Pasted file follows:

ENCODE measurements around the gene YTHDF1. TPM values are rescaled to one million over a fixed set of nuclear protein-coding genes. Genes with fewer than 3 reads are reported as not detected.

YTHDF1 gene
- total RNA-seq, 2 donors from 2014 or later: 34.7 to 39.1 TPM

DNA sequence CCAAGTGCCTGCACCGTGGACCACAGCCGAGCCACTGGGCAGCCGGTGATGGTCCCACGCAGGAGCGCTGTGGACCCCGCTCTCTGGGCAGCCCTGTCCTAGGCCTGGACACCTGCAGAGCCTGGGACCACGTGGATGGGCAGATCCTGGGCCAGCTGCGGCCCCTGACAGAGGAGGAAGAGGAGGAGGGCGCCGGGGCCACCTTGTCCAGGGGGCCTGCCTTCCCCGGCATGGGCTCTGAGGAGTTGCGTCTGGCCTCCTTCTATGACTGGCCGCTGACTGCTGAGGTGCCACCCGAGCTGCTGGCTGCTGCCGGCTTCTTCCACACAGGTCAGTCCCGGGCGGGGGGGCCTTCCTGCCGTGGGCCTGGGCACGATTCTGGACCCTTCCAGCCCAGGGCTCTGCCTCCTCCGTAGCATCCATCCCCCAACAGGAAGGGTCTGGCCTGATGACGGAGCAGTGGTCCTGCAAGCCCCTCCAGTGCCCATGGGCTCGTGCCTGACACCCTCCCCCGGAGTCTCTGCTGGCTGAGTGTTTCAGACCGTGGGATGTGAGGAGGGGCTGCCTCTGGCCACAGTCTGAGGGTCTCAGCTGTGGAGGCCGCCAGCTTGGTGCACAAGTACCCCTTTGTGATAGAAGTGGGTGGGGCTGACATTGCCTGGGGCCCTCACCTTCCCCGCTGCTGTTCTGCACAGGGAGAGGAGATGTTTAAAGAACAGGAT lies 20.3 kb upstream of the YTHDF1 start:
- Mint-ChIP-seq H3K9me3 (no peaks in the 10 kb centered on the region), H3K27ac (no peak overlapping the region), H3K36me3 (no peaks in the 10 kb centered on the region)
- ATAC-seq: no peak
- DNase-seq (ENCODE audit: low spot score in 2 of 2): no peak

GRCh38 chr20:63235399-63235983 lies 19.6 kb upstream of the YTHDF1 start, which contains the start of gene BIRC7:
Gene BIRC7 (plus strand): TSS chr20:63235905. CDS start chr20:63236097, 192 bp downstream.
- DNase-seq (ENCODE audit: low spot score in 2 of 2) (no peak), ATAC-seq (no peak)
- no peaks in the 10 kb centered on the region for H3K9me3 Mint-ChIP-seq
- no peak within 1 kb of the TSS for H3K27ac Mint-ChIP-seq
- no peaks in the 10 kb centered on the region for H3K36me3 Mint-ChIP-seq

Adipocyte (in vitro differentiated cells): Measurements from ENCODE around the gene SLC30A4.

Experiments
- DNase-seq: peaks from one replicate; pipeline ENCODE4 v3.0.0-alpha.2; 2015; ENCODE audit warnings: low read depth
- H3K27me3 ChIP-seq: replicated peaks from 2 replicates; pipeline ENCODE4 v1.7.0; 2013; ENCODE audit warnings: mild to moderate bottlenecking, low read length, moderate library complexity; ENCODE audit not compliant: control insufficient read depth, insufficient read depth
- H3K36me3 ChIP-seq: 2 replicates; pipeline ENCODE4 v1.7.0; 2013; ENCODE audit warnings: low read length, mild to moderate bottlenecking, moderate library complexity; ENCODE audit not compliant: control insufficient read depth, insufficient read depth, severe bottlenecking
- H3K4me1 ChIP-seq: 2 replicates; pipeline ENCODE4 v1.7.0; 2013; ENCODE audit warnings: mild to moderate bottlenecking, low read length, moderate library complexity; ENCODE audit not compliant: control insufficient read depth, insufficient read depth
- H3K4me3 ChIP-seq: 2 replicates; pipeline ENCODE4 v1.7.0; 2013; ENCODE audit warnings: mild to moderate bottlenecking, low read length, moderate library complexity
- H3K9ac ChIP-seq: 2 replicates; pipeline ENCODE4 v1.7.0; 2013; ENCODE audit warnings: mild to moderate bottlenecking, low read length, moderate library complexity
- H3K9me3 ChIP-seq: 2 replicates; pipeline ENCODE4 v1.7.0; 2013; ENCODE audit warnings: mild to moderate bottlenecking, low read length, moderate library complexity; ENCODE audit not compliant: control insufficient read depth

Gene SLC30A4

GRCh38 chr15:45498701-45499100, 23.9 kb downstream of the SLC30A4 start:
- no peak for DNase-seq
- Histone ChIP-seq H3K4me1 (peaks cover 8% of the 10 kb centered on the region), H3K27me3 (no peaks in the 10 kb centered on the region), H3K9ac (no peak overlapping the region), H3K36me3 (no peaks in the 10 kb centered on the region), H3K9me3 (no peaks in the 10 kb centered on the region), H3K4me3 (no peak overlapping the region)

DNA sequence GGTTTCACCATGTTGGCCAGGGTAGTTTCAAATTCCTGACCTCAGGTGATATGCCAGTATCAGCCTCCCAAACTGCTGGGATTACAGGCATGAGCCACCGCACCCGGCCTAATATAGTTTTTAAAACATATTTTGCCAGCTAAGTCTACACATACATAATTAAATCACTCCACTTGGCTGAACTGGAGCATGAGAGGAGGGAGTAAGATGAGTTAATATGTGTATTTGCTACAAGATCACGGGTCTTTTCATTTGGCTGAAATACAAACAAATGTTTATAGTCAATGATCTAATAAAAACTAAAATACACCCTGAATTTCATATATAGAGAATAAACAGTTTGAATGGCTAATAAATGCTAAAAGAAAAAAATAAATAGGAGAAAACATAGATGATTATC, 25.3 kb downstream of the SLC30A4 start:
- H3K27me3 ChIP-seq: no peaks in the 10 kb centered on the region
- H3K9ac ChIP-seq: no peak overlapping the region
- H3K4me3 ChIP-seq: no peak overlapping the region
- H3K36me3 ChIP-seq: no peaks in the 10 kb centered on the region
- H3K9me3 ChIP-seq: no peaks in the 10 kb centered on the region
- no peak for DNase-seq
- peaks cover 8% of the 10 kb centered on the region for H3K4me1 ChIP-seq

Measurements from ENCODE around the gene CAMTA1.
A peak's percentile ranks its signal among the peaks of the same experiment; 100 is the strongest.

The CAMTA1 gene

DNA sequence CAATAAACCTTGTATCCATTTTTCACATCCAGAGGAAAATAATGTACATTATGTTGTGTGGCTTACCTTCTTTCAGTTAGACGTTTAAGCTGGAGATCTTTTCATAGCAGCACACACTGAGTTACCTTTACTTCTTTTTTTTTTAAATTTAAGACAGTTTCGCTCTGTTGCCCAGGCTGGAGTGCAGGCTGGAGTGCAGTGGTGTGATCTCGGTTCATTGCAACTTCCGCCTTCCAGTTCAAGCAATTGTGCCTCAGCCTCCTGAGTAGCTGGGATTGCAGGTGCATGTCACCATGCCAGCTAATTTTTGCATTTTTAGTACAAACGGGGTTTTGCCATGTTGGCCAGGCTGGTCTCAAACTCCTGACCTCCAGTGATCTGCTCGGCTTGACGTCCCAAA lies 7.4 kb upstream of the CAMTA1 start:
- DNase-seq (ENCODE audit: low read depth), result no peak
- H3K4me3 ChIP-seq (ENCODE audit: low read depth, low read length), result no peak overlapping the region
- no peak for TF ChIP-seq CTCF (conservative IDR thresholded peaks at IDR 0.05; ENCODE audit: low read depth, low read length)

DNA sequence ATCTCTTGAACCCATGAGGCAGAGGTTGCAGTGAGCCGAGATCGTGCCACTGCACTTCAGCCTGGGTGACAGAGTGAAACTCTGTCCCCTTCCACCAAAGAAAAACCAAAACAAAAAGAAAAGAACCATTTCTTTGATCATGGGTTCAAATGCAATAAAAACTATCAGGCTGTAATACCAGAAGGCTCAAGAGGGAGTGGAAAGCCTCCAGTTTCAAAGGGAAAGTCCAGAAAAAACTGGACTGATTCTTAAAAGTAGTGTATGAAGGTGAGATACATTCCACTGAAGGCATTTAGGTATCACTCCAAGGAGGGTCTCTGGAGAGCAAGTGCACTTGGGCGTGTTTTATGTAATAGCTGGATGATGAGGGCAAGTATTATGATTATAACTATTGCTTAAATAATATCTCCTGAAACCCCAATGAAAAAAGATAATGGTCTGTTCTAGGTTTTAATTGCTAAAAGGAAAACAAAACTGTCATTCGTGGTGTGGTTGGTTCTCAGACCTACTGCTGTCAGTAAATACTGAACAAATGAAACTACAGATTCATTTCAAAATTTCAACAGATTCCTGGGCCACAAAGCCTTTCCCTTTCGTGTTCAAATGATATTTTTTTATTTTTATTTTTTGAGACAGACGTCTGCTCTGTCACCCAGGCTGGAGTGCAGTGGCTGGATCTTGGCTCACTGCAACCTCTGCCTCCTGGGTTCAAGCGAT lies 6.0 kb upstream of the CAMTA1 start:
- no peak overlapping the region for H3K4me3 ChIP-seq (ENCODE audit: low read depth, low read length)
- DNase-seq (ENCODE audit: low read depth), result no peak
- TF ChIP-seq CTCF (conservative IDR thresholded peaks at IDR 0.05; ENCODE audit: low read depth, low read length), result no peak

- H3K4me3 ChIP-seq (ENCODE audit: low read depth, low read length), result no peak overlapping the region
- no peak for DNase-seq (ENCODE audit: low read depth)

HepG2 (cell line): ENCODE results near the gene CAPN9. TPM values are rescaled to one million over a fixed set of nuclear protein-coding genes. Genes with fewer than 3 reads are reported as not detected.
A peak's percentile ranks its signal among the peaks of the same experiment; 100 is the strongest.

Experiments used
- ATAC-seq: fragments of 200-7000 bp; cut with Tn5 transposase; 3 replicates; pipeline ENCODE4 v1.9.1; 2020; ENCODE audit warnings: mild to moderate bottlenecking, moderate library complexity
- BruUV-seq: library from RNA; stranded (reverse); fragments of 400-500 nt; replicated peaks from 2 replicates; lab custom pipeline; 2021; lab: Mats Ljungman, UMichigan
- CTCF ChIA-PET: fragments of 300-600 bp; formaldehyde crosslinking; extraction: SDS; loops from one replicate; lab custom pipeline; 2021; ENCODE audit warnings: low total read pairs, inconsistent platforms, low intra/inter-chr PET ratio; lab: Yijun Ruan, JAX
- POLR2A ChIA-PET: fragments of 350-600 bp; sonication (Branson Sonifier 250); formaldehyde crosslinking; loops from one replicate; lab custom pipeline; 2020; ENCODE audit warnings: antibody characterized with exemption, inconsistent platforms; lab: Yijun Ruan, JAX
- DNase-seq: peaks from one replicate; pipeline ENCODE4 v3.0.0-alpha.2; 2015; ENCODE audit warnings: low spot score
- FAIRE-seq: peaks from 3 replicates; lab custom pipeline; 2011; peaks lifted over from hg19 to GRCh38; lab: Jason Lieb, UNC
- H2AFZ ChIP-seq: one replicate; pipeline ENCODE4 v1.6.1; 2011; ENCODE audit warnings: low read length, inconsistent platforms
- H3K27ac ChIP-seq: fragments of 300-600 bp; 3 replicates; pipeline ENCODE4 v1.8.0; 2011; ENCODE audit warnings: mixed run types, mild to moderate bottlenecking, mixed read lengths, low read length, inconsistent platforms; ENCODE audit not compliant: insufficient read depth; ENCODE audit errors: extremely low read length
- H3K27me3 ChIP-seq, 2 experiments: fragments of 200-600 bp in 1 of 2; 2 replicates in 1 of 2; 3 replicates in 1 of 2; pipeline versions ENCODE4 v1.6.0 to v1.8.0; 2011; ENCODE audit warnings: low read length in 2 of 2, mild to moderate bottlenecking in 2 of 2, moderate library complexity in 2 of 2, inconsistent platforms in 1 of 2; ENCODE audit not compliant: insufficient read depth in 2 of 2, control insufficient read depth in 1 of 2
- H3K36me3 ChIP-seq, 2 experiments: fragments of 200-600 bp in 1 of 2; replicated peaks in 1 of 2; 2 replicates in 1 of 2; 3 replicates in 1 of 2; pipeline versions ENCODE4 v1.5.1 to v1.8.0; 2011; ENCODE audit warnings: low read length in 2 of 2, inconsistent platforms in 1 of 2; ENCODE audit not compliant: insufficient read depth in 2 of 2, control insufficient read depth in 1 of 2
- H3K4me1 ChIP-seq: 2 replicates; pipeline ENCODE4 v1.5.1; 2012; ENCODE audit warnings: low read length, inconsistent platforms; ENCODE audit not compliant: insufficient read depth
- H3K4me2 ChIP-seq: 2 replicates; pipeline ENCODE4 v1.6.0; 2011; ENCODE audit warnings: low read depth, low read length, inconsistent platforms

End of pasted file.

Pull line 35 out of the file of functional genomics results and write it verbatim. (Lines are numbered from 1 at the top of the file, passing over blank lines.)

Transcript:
Measurements from ENCODE around the gene CAMTA1.